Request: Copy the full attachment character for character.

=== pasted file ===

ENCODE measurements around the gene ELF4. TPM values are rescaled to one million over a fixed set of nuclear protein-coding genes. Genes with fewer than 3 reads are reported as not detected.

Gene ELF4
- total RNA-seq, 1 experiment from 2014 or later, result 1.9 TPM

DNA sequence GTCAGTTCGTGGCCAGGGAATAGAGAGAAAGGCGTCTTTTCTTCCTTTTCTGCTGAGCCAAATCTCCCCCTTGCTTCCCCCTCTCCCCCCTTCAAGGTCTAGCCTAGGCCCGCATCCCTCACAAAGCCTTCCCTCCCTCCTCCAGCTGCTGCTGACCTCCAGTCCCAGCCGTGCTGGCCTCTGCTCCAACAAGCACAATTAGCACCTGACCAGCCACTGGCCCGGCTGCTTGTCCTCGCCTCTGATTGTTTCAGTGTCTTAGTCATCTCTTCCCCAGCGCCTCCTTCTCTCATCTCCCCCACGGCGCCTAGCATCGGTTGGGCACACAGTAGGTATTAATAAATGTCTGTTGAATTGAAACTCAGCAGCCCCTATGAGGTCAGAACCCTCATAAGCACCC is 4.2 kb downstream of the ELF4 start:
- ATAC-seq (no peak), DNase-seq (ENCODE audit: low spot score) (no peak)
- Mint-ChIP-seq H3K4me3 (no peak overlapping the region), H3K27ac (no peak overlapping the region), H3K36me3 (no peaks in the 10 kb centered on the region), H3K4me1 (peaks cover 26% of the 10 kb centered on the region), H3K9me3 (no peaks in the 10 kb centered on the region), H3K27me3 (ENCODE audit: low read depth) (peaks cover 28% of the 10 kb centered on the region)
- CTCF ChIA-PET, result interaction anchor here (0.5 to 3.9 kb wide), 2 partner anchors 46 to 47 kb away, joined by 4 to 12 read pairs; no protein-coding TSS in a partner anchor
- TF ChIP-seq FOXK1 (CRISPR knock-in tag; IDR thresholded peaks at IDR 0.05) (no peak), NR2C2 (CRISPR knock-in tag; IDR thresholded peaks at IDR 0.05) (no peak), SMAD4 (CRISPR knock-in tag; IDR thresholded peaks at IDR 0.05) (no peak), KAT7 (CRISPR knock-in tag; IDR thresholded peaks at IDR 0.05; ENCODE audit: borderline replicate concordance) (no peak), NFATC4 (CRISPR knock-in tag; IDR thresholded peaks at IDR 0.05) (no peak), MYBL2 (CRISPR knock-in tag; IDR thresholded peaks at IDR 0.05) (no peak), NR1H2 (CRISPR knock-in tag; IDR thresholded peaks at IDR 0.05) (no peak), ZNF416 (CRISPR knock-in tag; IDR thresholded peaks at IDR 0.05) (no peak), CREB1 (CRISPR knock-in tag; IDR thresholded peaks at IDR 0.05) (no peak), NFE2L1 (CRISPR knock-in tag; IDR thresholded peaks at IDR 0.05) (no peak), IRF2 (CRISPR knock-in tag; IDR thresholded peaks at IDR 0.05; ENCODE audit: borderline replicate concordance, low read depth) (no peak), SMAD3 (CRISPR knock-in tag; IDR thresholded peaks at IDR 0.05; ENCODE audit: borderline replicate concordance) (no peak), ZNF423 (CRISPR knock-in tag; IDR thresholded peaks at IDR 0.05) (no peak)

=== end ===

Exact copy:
ENCODE measurements around the gene ELF4. TPM values are rescaled to one million over a fixed set of nuclear protein-coding genes. Genes with fewer than 3 reads are reported as not detected.

Gene ELF4
- total RNA-seq, 1 experiment from 2014 or later, result 1.9 TPM

DNA sequence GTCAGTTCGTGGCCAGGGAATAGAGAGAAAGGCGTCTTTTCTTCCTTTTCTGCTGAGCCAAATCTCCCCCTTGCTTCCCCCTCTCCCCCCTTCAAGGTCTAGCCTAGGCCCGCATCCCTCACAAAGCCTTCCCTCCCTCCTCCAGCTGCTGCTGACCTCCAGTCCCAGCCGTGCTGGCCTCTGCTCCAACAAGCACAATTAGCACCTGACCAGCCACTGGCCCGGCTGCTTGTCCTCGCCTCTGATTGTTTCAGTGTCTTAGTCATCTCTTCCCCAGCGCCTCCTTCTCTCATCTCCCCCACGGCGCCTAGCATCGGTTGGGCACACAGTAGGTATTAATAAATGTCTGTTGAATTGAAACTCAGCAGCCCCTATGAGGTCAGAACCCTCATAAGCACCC is 4.2 kb downstream of the ELF4 start:
- ATAC-seq (no peak), DNase-seq (ENCODE audit: low spot score) (no peak)
- Mint-ChIP-seq H3K4me3 (no peak overlapping the region), H3K27ac (no peak overlapping the region), H3K36me3 (no peaks in the 10 kb centered on the region), H3K4me1 (peaks cover 26% of the 10 kb centered on the region), H3K9me3 (no peaks in the 10 kb centered on the region), H3K27me3 (ENCODE audit: low read depth) (peaks cover 28% of the 10 kb centered on the region)
- CTCF ChIA-PET, result interaction anchor here (0.5 to 3.9 kb wide), 2 partner anchors 46 to 47 kb away, joined by 4 to 12 read pairs; no protein-coding TSS in a partner anchor
- TF ChIP-seq FOXK1 (CRISPR knock-in tag; IDR thresholded peaks at IDR 0.05) (no peak), NR2C2 (CRISPR knock-in tag; IDR thresholded peaks at IDR 0.05) (no peak), SMAD4 (CRISPR knock-in tag; IDR thresholded peaks at IDR 0.05) (no peak), KAT7 (CRISPR knock-in tag; IDR thresholded peaks at IDR 0.05; ENCODE audit: borderline replicate concordance) (no peak), NFATC4 (CRISPR knock-in tag; IDR thresholded peaks at IDR 0.05) (no peak), MYBL2 (CRISPR knock-in tag; IDR thresholded peaks at IDR 0.05) (no peak), NR1H2 (CRISPR knock-in tag; IDR thresholded peaks at IDR 0.05) (no peak), ZNF416 (CRISPR knock-in tag; IDR thresholded peaks at IDR 0.05) (no peak), CREB1 (CRISPR knock-in tag; IDR thresholded peaks at IDR 0.05) (no peak), NFE2L1 (CRISPR knock-in tag; IDR thresholded peaks at IDR 0.05) (no peak), IRF2 (CRISPR knock-in tag; IDR thresholded peaks at IDR 0.05; ENCODE audit: borderline replicate concordance, low read depth) (no peak), SMAD3 (CRISPR knock-in tag; IDR thresholded peaks at IDR 0.05; ENCODE audit: borderline replicate concordance) (no peak), ZNF423 (CRISPR knock-in tag; IDR thresholded peaks at IDR 0.05) (no peak)